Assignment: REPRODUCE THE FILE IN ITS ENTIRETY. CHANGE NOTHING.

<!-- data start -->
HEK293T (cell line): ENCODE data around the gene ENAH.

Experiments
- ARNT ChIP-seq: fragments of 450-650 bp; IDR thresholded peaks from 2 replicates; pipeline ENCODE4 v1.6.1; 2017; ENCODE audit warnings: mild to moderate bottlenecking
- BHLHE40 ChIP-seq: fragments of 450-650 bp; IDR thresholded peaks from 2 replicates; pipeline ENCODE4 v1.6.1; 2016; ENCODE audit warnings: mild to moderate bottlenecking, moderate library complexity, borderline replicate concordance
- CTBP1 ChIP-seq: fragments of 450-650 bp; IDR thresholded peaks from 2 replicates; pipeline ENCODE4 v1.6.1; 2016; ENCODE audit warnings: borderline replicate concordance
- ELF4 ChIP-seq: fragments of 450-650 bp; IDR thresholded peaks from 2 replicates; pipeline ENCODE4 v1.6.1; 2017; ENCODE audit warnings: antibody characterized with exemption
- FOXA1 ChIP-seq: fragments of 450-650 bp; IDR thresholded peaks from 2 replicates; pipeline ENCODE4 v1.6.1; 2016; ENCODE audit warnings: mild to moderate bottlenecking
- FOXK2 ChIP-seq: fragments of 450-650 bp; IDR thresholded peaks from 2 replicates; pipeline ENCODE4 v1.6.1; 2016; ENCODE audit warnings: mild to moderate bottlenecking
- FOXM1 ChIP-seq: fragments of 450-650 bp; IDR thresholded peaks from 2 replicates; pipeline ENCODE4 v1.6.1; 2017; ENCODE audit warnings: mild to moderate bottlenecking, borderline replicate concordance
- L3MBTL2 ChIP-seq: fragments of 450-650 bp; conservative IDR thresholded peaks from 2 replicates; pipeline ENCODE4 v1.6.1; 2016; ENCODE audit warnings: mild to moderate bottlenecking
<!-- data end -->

HEK293T (cell line): ENCODE data around the gene ENAH.

Experiments
- ARNT ChIP-seq: fragments of 450-650 bp; IDR thresholded peaks from 2 replicates; pipeline ENCODE4 v1.6.1; 2017; ENCODE audit warnings: mild to moderate bottlenecking
- BHLHE40 ChIP-seq: fragments of 450-650 bp; IDR thresholded peaks from 2 replicates; pipeline ENCODE4 v1.6.1; 2016; ENCODE audit warnings: mild to moderate bottlenecking, moderate library complexity, borderline replicate concordance
- CTBP1 ChIP-seq: fragments of 450-650 bp; IDR thresholded peaks from 2 replicates; pipeline ENCODE4 v1.6.1; 2016; ENCODE audit warnings: borderline replicate concordance
- ELF4 ChIP-seq: fragments of 450-650 bp; IDR thresholded peaks from 2 replicates; pipeline ENCODE4 v1.6.1; 2017; ENCODE audit warnings: antibody characterized with exemption
- FOXA1 ChIP-seq: fragments of 450-650 bp; IDR thresholded peaks from 2 replicates; pipeline ENCODE4 v1.6.1; 2016; ENCODE audit warnings: mild to moderate bottlenecking
- FOXK2 ChIP-seq: fragments of 450-650 bp; IDR thresholded peaks from 2 replicates; pipeline ENCODE4 v1.6.1; 2016; ENCODE audit warnings: mild to moderate bottlenecking
- FOXM1 ChIP-seq: fragments of 450-650 bp; IDR thresholded peaks from 2 replicates; pipeline ENCODE4 v1.6.1; 2017; ENCODE audit warnings: mild to moderate bottlenecking, borderline replicate concordance
- L3MBTL2 ChIP-seq: fragments of 450-650 bp; conservative IDR thresholded peaks from 2 replicates; pipeline ENCODE4 v1.6.1; 2016; ENCODE audit warnings: mild to moderate bottlenecking